How would you prefer to have Sponsored Ads served up to you?


Cultura Ambassador Laura Gomez takes aim at Diversity Issue


Silicon Valley Latino Cultura Ambassador and Advisory Board Member Laura I. Gómez is part of an amazing team of women who are tackling the Diversity Issue in Tech. Here is yet another article highlighting who they are and what they are shooting for.

How are you taking part in battling this issue?  Share your actions and thoughts here.

Congrats Laura and keep up the great work!
‪#‎Latina‬ ‪#‎LatinaMentor‬ ‪#‎LatinaLeader‬

Latinos in Tech at the Q4 HITEC 100 & Awards Gala Summit – Silicon Valley


Redefining what it is to be a Latino in Tech and it looks incredibly appealing and inspiring!

I have been attending a variety of conferences and summits over the years ranging from the National Council of La Raza (NCLR) and the National Society of Hispanic MBAs to smaller regional events for the last 20 years, and thus can speak from experience when I say, that the leadership of the Hispanic IT Executive Council (HITEC) have come up with a high impact and winning formula. Since 2011 I’ve attended their Q4 Executive IT Leadership Summit in Silicon Valley and each year this conference has improved dramatically. There has been a growth in attendance and sponsorships as well as in corporate executive participation.  It all seems to be moving forward with great momentum. However, the element that impresses me the most is the organization’s mission to impact those who it touches. Once again this was clearly displayed at this year’s summit through its “push up, pull up” approach. The enthusiasm was evident as I talked to the various attendees from renowned, emerging and established brands like HP, Cisco, Facebook, Google, Disney, ESPN, Oracle, Accenture, AT&T Apple, Coca Cola, Intel and Microsoft.

HITEC 100 & Awards GalaThe summit had an appealing and comprehensive agenda which included numerous hard hitting and relevant topics such as Diversity & Inclusion, The New Style of IT and The Digital Business Economy to name a few. I was particularly impressed with the authenticity of the presenters which included Ramon Baez (Global CIO at HP), Isaura Gaeta (Director, Product Enabling & Ramp Operations at Intel), Marina Escobar (VP of Visual Technology at ESPN), Shari Slate (VP, Chief Inclusion & Collaboration Officer at Cisco), Gustavo De La Torre (De La Torre D&I Consulting) and Guillermo Diaz JR (Sr. VP of IT at Cisco). Each person shared the real and genuine aspects of their incredible journeys. Many of us were truly touched by their openness and generous manner of relaying their challenges and successes.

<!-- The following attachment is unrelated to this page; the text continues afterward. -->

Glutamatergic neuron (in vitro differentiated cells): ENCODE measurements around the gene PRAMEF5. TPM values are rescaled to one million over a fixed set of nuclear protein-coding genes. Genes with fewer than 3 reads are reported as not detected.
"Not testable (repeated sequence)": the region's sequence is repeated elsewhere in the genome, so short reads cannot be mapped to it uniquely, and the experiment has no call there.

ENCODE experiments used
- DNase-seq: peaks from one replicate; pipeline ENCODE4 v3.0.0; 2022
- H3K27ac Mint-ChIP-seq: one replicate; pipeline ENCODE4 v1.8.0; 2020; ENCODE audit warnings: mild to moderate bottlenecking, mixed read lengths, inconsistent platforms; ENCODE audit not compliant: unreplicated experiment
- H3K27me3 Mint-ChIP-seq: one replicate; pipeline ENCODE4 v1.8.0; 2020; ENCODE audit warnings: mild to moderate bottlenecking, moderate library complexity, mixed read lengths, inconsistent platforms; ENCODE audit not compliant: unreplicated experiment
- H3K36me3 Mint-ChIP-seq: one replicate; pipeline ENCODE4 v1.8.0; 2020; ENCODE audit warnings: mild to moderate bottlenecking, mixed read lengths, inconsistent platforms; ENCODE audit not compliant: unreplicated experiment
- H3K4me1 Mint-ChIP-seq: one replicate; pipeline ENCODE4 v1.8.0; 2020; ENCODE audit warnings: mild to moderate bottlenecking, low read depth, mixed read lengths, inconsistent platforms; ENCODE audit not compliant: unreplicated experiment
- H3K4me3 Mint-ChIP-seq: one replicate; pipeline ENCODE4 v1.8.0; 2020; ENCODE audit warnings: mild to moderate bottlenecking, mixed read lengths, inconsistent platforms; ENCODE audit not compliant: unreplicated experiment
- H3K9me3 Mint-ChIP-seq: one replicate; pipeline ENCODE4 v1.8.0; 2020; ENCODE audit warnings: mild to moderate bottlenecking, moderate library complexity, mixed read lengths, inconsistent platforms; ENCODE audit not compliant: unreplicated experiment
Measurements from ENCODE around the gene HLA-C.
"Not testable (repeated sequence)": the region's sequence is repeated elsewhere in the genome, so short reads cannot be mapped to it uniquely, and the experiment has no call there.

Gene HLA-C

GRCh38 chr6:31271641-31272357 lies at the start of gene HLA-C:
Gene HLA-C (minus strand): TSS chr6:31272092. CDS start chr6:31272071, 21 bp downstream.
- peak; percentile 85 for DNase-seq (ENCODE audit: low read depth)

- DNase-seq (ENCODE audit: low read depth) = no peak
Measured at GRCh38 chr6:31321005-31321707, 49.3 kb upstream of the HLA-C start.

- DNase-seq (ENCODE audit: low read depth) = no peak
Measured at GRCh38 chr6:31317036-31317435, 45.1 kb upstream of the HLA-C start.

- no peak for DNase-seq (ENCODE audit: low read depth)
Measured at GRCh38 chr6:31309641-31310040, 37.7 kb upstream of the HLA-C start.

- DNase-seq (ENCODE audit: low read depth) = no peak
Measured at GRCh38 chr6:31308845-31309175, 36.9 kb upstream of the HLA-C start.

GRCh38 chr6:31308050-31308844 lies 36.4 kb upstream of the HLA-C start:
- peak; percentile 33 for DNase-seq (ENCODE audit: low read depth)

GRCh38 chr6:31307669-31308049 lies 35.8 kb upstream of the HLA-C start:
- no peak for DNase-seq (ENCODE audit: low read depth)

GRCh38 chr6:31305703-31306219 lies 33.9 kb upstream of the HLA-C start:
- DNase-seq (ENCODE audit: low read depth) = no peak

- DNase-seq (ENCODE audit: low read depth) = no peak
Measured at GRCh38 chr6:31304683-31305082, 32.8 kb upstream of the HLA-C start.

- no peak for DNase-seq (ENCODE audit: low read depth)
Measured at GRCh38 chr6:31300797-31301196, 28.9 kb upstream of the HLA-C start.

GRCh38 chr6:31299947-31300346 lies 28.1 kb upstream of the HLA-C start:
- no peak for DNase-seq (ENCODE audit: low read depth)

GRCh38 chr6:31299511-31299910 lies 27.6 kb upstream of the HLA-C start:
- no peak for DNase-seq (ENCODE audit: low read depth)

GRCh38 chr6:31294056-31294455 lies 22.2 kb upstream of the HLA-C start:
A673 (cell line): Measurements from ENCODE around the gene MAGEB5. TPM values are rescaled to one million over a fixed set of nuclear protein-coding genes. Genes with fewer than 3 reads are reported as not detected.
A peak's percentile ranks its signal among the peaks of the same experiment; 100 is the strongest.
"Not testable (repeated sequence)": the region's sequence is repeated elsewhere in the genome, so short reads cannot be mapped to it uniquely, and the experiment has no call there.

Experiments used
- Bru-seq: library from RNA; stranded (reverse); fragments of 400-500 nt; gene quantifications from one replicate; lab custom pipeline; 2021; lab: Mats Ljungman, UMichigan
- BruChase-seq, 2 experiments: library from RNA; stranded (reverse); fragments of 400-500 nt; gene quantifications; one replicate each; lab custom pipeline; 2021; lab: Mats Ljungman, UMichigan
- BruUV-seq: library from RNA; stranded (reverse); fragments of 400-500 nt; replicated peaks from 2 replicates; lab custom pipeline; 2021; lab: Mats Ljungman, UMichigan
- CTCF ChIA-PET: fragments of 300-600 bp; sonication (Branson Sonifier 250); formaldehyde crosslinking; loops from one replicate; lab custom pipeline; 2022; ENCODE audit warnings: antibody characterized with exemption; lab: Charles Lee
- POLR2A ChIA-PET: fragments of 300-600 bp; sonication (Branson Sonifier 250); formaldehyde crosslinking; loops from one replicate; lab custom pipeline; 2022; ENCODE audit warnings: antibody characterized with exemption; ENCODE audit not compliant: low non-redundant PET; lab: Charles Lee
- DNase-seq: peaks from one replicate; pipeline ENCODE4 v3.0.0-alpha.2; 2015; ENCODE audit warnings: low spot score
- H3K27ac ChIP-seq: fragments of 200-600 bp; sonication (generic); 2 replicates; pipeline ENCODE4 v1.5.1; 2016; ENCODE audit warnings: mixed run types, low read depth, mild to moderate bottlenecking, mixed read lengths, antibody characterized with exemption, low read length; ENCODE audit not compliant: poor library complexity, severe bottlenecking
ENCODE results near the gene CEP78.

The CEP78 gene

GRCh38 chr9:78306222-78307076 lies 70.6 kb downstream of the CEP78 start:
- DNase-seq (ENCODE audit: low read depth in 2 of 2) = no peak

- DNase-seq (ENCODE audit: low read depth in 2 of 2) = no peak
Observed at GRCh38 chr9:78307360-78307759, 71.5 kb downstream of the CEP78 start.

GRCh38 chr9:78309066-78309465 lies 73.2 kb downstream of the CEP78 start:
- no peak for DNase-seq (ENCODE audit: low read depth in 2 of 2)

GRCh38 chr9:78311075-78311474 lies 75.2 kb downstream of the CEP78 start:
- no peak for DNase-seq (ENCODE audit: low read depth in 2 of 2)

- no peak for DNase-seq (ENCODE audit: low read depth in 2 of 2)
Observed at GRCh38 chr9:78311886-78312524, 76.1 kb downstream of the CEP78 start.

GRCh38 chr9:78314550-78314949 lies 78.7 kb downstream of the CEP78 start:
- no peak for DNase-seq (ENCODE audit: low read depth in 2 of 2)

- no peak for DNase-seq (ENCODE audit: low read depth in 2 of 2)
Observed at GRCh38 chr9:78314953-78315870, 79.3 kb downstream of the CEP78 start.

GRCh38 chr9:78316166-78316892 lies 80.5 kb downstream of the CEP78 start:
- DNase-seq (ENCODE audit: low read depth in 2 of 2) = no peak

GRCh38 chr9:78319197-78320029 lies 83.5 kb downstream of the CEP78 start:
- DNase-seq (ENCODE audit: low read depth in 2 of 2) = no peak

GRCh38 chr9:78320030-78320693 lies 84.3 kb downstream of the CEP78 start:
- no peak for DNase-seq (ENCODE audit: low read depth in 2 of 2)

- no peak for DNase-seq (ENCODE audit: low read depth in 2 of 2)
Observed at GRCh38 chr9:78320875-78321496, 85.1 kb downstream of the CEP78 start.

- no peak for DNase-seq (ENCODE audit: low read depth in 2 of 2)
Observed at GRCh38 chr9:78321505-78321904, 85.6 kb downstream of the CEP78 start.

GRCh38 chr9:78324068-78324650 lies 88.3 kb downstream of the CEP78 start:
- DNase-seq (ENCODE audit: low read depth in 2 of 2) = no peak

As usual several hundred Latinos attend the summit and it’s always inspiring and refreshing to see that these Techies are nothing close to the traditional stereotypes. They are vibrant, charismatic, warm, accomplished and genuine about their desire “push up & pull up.” Oh yeah, I forgot to add good looking, hip and trendy… These are not your grandparent’s nerds – they may be techie but nonetheless bringing “sabor” to the industry.


I think most of us have heard the perception that Latinos are not good candidates for the tech job or that there aren’t enough of us or that we’re not qualified. Well, I have to say that my friends at HITEC are certainly demystifying those perceptions. A perfect example of how they are doing this is by recognizing the TOP 100 Latinos during the annual awards gala. I’ll drop a few names from the 100 to offer a sampling of what I’m talking about. Ramon Baez at HP, Isaura Gaeta at Intel, Myrna Soto at Comcast, Marina Escobar at ESPN, Jorge Titinger at SGI and Tim Campos at Facebook. These Latino are not only excelling in Tech but they are also leading technology within their premiere brand companies.